The interesting point is that their own electricity production is almost 100% Hydro power. Hydro power, in contrast to power from fossil fuel, is more or less a pure fixed cost business. You build the hydro plant, depreciate and that’s it. If electricity prices go up, you earn more, if they go down you earn less. You don’t have to worry about oil or coal prices. On the flip side, hydro power depends on the amount of water available, so in dry years you can produce less or more in wet years which introduces some uncertainty.

But in any case, a Hydro Power “pure play” is more or less a “bet” on electricity prices. In order to check this theory, I let’s look at EDHN’s share price (in EUR) against 1 year forward prices for German electricity (as a comparison, I plotted E.on as well):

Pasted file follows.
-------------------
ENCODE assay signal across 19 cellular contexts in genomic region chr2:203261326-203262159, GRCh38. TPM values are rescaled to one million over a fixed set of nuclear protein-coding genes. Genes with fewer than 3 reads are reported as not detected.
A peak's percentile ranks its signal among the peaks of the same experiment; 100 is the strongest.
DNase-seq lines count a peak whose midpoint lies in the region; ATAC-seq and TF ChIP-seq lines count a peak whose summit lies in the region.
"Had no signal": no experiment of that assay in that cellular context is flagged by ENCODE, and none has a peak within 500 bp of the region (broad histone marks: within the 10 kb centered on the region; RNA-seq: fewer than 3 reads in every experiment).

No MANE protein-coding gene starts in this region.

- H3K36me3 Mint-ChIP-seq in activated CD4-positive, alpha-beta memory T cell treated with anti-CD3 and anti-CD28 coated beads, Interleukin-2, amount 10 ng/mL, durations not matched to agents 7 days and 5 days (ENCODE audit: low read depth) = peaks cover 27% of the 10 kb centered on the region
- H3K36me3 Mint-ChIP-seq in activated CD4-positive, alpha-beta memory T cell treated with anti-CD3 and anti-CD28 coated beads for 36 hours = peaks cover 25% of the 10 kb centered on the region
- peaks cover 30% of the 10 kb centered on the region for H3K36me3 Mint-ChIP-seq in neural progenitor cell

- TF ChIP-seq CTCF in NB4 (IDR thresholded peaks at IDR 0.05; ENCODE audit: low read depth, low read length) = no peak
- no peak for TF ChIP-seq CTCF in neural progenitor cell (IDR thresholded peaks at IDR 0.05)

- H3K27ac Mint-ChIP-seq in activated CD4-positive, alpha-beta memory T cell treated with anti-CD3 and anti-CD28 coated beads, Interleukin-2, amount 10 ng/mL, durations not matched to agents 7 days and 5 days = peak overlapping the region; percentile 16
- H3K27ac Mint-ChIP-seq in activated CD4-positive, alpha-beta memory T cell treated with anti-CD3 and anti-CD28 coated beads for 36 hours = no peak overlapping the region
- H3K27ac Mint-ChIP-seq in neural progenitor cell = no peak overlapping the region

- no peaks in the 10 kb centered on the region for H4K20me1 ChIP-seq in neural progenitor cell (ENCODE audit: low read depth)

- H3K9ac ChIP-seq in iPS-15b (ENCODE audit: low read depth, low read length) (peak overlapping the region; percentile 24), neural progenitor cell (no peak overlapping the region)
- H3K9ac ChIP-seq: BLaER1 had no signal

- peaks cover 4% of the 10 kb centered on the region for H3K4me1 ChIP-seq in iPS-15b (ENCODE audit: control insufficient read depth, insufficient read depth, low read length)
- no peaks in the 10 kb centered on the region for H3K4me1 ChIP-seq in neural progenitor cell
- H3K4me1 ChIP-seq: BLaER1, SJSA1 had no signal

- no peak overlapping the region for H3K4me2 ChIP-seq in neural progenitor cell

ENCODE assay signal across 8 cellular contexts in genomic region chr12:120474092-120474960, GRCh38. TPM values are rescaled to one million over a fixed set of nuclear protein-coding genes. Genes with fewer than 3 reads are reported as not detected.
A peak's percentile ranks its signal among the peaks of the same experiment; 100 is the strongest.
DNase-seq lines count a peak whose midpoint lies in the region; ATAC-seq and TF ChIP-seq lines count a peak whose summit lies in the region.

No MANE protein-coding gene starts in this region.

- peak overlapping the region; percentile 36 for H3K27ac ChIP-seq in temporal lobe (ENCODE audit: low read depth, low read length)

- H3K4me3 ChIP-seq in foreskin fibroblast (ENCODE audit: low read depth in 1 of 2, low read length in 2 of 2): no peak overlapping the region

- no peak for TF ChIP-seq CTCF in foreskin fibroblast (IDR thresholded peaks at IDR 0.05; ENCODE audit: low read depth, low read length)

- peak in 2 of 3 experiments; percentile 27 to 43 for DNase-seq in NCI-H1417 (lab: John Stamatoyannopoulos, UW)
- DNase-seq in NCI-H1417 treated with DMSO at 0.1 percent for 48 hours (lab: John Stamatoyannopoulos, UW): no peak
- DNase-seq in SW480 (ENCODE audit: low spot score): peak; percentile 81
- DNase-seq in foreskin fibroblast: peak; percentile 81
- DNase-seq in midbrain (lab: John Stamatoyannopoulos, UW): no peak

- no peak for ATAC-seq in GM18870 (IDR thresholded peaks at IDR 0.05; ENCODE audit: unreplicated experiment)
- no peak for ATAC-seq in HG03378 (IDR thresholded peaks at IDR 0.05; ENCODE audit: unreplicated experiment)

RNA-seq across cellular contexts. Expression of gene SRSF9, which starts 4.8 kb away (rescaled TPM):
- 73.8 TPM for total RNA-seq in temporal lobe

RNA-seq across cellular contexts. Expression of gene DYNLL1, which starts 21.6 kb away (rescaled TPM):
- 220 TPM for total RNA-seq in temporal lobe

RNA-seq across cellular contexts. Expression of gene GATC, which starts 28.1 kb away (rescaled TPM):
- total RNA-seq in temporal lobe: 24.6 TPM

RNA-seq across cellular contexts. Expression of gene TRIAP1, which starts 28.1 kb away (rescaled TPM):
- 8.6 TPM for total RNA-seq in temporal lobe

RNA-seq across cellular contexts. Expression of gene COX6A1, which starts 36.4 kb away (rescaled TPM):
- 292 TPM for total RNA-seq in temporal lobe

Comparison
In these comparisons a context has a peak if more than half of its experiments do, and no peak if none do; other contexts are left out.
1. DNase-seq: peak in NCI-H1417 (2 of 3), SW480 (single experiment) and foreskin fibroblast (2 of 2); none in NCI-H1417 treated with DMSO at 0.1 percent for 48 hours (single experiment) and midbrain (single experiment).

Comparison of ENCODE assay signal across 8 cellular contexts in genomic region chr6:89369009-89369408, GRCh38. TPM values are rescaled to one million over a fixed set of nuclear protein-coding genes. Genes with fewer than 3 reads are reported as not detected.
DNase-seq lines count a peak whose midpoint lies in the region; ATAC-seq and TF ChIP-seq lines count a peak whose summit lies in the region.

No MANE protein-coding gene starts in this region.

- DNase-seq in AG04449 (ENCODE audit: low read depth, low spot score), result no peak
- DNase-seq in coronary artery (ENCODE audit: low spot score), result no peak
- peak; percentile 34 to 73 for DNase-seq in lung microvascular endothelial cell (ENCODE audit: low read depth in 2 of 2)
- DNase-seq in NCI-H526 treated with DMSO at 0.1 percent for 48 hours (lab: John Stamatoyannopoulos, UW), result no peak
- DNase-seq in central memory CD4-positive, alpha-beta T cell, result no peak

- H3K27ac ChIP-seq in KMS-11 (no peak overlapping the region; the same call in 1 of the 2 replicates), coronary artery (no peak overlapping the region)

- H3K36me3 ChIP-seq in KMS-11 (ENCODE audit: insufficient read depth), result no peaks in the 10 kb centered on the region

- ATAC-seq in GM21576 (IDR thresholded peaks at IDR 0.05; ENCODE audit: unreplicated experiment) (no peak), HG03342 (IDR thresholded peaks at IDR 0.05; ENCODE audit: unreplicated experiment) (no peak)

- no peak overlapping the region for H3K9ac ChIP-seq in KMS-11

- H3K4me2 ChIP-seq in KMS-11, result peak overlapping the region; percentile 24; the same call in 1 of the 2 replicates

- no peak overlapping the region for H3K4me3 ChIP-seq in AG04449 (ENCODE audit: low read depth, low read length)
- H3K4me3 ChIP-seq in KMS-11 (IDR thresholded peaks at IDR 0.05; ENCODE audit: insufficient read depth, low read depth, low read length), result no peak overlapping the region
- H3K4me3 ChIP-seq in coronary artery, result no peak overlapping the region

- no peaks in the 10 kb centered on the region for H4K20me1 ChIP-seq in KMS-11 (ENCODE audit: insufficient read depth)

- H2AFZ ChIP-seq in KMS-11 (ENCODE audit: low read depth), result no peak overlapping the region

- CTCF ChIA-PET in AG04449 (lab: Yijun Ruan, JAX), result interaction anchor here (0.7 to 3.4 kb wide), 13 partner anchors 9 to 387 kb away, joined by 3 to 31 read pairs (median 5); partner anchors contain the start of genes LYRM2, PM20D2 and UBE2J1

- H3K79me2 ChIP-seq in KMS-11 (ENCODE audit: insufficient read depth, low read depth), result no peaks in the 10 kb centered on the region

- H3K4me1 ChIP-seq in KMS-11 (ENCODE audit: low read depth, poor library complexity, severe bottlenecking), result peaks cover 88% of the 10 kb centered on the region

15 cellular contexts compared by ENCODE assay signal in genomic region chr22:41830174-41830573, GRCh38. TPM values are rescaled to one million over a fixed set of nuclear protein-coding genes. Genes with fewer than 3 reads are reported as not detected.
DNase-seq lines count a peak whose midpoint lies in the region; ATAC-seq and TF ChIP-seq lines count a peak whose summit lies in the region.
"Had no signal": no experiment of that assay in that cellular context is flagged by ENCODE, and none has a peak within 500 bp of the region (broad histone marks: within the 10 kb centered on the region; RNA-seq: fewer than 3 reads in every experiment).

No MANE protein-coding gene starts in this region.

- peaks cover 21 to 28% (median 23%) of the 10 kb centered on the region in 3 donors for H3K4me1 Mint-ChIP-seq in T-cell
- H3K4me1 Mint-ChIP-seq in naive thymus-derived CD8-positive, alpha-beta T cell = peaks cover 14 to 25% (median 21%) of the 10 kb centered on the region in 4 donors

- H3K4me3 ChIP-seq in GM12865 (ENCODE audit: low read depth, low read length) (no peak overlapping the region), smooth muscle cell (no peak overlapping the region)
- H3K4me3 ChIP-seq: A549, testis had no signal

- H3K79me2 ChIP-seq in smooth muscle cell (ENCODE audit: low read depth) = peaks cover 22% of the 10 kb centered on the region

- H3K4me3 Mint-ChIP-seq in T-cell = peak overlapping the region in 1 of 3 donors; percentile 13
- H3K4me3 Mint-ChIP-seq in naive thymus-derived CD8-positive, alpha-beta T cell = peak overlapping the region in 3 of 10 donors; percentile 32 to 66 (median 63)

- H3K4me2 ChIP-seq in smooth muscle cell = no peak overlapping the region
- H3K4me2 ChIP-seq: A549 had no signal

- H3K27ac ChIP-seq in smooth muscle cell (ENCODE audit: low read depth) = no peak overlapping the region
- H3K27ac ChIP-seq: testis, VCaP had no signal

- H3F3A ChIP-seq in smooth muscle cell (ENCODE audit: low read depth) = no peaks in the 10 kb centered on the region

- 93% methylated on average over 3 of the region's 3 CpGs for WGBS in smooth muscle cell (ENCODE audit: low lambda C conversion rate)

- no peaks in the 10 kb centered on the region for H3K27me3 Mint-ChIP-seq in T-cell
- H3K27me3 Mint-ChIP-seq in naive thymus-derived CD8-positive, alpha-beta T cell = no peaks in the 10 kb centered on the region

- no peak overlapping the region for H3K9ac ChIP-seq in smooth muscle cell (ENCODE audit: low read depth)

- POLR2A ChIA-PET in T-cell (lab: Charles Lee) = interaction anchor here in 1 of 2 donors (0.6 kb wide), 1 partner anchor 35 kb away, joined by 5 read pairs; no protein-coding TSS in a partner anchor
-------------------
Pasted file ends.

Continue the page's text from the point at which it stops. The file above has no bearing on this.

edhn eon 12m strom

I find it fascinating that over the past 2.5 years, Energiedienst more or less directly followed German power prices. We can see that E.on is much more volatile and most likely exposed to general stock market fluctuations.

Just for the complete picture a history of German wholesale electricity prices since 2007:

electricity since 2007

It is interesting to see that German power prices seem to be at the lowest level since the beginning of this time series in 2007. After the surprise phase out of nuclear power after Fukushima and the corresponding propaganda from E.on & Co, one might have expected exploding electricity prices. But it looks like that the new supply of alternative energy plus maybe reduction in consumption led to a dramatic decrease in electricity prices.